Ireland

Ireland

Friday, December 25, 2009

Christmas Day on the tug

My sister recently asked me, "What's your favorite Christmas memory?" I didn't even have to think. One automatically comes to mind, it has to do with wanting a rifle. Not a real one, I was only 8 or 10 years old for heavens sake.
A toy rifle just like the one "The rifleman" had on his TV series.
I apologize for those of you who weren't born when that TV series was such a hit.
Like that memory, that is so vivid in my mind, when I think of my Christmas memories with me as the parent to young children, (also many years ago) one memory also leaps to mind.

My oldest was about 5 or 6, just the perfect age for appreciating Santa. Christmas morning came and I could hear her stirring in her room. I stayed in bed pretending to be asleep. From where I was positioned, I could see her as she stepped from her room into the hall.
When she stepped into the hall, she just had to look left toward the living room and directly at the Christmas tree.
Like a cat, she tip toed into the hall and glanced at the tree. When she saw the pile of presents Santa left, the surprise and pure joy on her face, is the memory I will always keep. It was priceless. It was what Christmas and the magic of Santa is all about. It was a look I will never be able to adequately describe.
She saw me looking at her, she was so excited, but trying to be quiet, I thought she would jump right out of skin.
"Santa came," she breathlessly said, almost like she didn't believe me when I told her for weeks that Santa's coming.

Christmas day on the boat isn't much different than Christmas day at home.
I'm only kidding. It's way different.

Today at noon, we celebrated on the boat with a big meal. Before that I could see the crew at various times on the phone, talking to their families, their children explaining to them what Santa left them.
Here is Don, our mate, talking to his son on Christmas morning. I could here him saying, "Did Santa give you lots of toys?" I grabbed my camera and took this shot.


Then we had a little gift exchange. The captain gave each of us a really nice pocket knife. It was a really nice gesture. As a crew we all chipped in and had a brass plaque made for our Captain. On it was a detailed etching of our tug boat. In big letters, CAPTAIN OF THE YEAR, followed by all the names of the crew. I think we shook him up a bit.

We then sat down and ate a beautiful meal prepared by various members of the crew.

After that, I checked in with my wife and girls to hear that, indeed, Santa had come again to our house.
Do I wish I was home? Obviously yes, but this isn't meant to be a "poor mark" post. Things could be worse. One of our other company vessels, today, is 340 miles from land heading to Columbia in 15 foot seas. Half that crew is probably sea sick.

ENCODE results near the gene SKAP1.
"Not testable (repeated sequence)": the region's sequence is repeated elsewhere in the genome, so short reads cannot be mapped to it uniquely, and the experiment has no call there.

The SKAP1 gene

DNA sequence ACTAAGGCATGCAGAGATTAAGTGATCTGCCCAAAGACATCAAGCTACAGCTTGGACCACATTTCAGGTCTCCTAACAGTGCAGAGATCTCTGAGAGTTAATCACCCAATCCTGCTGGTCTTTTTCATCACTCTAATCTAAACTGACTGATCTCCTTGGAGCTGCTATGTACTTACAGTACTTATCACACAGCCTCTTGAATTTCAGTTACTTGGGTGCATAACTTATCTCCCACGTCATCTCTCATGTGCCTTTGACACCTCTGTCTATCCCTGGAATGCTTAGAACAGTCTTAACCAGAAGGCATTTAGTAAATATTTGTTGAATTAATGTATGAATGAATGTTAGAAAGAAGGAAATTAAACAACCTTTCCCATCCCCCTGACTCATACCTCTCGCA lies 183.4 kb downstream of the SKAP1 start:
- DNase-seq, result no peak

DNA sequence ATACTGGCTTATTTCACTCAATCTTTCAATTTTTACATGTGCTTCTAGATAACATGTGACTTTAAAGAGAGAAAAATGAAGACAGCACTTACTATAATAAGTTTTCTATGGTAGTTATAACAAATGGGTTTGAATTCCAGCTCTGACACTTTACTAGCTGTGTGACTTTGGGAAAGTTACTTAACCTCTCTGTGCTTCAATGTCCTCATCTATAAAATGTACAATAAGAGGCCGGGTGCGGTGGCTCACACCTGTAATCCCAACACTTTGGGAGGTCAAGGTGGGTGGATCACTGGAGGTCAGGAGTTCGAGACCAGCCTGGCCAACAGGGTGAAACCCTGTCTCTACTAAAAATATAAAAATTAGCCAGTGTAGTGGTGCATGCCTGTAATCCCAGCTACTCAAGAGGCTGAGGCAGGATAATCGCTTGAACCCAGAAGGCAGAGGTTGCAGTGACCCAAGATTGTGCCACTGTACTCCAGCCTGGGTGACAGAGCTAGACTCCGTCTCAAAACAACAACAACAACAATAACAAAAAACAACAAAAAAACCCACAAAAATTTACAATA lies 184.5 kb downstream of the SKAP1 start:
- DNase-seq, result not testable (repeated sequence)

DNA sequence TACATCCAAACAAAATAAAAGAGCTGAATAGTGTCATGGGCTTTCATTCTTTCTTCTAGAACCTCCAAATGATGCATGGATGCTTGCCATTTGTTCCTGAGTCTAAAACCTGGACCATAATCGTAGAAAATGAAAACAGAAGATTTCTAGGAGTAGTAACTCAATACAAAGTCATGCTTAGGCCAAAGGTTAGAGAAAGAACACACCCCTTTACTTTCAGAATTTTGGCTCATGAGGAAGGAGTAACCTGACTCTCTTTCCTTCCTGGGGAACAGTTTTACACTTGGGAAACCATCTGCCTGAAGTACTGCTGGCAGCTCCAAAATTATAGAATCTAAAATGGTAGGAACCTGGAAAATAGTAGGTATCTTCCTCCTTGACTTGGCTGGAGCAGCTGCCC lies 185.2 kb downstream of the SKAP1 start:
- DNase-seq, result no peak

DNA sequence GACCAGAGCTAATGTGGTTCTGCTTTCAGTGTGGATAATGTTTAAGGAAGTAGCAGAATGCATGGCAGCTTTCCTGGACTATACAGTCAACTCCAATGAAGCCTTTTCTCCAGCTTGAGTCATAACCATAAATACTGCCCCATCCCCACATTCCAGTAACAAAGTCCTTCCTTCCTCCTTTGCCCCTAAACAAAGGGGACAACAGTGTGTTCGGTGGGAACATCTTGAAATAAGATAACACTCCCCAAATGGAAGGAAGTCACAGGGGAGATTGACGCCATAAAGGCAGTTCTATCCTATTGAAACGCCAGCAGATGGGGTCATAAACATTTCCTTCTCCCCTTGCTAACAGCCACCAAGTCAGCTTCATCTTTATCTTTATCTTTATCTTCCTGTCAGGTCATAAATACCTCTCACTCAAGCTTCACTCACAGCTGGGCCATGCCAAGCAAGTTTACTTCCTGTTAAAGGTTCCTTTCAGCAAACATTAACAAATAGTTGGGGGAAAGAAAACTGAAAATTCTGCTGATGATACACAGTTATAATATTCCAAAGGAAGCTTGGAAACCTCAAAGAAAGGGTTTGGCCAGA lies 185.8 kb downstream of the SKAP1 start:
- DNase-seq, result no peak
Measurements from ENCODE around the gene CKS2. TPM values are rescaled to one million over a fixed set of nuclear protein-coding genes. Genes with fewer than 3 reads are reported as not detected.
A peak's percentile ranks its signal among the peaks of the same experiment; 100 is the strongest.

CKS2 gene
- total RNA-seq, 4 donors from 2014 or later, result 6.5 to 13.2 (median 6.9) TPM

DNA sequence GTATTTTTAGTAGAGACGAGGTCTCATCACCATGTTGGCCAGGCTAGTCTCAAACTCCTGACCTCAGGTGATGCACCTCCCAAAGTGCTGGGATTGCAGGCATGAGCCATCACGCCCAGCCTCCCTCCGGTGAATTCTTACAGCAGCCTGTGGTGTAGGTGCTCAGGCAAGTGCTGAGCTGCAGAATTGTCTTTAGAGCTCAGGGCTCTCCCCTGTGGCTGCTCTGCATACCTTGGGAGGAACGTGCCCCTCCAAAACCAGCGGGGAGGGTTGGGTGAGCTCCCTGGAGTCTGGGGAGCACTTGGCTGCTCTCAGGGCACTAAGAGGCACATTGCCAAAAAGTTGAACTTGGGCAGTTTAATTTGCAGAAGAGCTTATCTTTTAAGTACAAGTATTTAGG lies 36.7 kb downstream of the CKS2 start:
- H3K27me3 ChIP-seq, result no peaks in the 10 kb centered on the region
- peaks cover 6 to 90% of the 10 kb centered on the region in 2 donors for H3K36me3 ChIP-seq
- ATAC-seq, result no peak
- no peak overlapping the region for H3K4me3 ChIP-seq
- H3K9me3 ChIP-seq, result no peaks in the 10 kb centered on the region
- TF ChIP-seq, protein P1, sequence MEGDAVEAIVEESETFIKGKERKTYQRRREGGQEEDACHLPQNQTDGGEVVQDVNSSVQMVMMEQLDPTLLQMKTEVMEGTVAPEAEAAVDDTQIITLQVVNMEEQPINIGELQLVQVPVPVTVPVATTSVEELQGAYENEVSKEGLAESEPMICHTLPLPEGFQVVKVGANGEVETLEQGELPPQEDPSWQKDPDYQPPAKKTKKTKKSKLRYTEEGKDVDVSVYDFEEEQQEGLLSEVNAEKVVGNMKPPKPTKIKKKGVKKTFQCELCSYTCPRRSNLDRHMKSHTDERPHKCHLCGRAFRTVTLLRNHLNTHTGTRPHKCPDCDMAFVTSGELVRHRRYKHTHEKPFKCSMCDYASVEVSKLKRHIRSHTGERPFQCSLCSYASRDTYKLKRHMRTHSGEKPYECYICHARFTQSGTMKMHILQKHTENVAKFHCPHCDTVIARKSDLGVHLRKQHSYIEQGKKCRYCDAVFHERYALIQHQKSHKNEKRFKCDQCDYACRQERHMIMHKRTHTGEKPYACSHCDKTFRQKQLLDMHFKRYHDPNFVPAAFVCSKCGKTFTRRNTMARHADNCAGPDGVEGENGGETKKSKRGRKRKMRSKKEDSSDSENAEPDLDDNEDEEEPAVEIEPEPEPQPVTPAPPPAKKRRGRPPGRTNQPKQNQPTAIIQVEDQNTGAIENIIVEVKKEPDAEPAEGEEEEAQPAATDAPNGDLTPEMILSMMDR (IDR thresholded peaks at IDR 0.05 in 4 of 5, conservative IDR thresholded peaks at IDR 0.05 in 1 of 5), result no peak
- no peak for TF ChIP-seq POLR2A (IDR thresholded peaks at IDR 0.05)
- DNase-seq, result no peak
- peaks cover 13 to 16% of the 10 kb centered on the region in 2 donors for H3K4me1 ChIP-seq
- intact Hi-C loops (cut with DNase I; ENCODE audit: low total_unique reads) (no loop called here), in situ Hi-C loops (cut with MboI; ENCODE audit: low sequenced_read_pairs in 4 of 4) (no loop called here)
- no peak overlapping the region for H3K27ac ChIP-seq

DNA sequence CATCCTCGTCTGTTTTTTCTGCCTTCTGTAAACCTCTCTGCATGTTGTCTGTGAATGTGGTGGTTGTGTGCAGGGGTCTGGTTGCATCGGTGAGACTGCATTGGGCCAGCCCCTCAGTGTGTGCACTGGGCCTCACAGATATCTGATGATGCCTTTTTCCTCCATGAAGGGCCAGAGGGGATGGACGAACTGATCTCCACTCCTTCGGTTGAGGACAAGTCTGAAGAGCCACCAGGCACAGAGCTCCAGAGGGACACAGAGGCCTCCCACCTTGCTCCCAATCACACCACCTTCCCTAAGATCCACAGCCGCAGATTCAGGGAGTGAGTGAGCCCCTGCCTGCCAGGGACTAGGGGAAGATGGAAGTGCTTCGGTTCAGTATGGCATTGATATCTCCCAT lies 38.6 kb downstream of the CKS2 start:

I'm anchored in New York, in calm water.
I called my family on Christmas Eve while they celebrated with friends.
I called this morning and talked to each of them. They still get excited at Christmas time.
I'll be talking to them as they sit down to my wifes Christmas dinner tonight.
It could be much worse.
Taking everything into consideration, it's been a pretty good Christmas.

11 comments:

S. Etole said...

Merry Christmas!

Melinda said...

I love that even away from home, you guys pulled together and made this day what it's supposed to be about...connecting with people who matter. And that you were there for each other while you missed your families! Merry Christmas to you and all of the guys on the tug!

Barefoot from Heaven said...

Oh Mark I can so see what you mean with the christmas story. You told it with your heart and it beams of my screen.

I'm gladd you don't feel to sorry for yourself. Be a happy Mark and the days will be filled with warmth.
Happy holidays. Hugs Dagmar

Diahn said...

I'm so glad that you were able to enjoy your Christmas despite being away from your families - sounds like you have some special guys on that tug, as well as some special families back home!

dcpeg said...

It's all about attitude, isn't it! Whining about missing your families just didn't belong on that tug. You all had the spirit and made it work for you. Still, I'm glad cellphones keep you in touch. Hearing a loved one's voice is such a gift in itself! Merry-day-after-Christmas!!

beth said...

did I wish you a merry christmas....I think I did...actually I'm sure I did...but now that I've gotten this far with this comment, I'll wish you a happy new year....

can you remind in a few days that I did that ?

thanks mark, you're the best !

slommler said...

Merry belated Christmas!! Sounds like yours went pretty well, considering. And that is good!
Great pics too!
Happy New Year
Hugs
SueAnn

Elena said...

Merry Christmas Mark. Loved your story and how you guys pulled together a yummy looking meal. If you look closely you could still see the glimmer of excitement even in the adult men's eyes.

Carol said...

I can imagine that it's hard to be away from family at Christmas, but it sounds like your work colleagues came a good second best :-)

have a fantastic new year Mark!

Marilyn said...

So happy to hear you had a good Christmas eventhough you weren't home where your heart was. I do remember the Rifle Man and how all the little boys wanted a rifle just like his.

clairedulalune said...

What a lovely gift to give to your captain! Good times at Christmas on the boat! Happy New year to you Mark!